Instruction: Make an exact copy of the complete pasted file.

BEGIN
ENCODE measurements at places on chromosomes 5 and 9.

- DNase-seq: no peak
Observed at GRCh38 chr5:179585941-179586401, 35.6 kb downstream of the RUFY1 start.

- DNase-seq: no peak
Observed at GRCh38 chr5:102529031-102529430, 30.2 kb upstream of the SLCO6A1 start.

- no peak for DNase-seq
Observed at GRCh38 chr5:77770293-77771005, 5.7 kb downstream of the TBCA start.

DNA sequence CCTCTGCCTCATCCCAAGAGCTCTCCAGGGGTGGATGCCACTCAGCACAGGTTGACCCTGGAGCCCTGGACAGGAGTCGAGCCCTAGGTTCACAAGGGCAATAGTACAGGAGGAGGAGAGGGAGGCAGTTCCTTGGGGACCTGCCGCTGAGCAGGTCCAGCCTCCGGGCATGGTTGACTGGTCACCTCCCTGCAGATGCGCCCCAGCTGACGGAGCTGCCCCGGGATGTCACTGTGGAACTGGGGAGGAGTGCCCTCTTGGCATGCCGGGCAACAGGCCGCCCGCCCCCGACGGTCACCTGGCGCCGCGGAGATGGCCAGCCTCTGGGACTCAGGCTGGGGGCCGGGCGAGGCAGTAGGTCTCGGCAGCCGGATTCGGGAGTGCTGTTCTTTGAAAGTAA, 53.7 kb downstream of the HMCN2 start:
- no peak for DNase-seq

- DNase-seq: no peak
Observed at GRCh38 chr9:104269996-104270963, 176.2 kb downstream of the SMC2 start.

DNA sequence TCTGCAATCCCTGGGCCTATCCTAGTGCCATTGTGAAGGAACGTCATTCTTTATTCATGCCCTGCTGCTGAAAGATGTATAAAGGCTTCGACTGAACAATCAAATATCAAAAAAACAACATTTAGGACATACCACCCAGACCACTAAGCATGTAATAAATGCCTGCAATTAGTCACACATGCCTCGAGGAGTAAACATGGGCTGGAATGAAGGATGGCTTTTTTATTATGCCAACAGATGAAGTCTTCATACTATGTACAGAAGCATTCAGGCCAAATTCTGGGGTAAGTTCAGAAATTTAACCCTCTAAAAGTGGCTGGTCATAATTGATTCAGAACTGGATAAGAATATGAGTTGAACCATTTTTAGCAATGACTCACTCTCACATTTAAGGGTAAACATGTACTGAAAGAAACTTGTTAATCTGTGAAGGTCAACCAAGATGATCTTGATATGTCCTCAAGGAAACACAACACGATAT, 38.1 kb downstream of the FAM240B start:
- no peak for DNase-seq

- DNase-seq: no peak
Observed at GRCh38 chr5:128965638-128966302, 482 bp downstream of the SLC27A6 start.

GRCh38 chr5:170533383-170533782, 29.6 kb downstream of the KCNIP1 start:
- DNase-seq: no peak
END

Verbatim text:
ENCODE measurements at places on chromosomes 5 and 9.

- DNase-seq: no peak
Observed at GRCh38 chr5:179585941-179586401, 35.6 kb downstream of the RUFY1 start.

- DNase-seq: no peak
Observed at GRCh38 chr5:102529031-102529430, 30.2 kb upstream of the SLCO6A1 start.

- no peak for DNase-seq
Observed at GRCh38 chr5:77770293-77771005, 5.7 kb downstream of the TBCA start.

DNA sequence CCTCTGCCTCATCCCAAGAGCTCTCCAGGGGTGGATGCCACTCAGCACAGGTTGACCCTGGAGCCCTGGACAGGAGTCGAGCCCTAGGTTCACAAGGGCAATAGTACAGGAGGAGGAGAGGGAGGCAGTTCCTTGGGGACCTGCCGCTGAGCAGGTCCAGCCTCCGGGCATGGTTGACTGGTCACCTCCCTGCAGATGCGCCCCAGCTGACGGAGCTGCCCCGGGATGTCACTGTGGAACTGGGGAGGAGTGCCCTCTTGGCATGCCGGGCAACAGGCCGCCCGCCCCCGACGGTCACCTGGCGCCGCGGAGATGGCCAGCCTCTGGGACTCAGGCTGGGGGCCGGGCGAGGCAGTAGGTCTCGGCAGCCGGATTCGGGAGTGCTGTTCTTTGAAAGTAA, 53.7 kb downstream of the HMCN2 start:
- no peak for DNase-seq

- DNase-seq: no peak
Observed at GRCh38 chr9:104269996-104270963, 176.2 kb downstream of the SMC2 start.

DNA sequence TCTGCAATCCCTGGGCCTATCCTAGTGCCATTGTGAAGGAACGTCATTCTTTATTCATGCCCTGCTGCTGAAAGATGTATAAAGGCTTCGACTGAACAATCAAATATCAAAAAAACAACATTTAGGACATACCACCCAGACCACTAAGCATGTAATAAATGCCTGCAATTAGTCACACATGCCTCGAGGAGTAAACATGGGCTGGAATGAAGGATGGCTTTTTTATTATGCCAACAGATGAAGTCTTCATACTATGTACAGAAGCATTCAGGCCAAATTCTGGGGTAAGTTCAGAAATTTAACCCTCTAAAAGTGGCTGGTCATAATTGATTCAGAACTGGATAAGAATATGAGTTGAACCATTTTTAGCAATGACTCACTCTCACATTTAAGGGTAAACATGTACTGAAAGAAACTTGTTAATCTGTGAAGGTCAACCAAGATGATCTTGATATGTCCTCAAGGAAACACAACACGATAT, 38.1 kb downstream of the FAM240B start:
- no peak for DNase-seq

- DNase-seq: no peak
Observed at GRCh38 chr5:128965638-128966302, 482 bp downstream of the SLC27A6 start.

GRCh38 chr5:170533383-170533782, 29.6 kb downstream of the KCNIP1 start:
- DNase-seq: no peak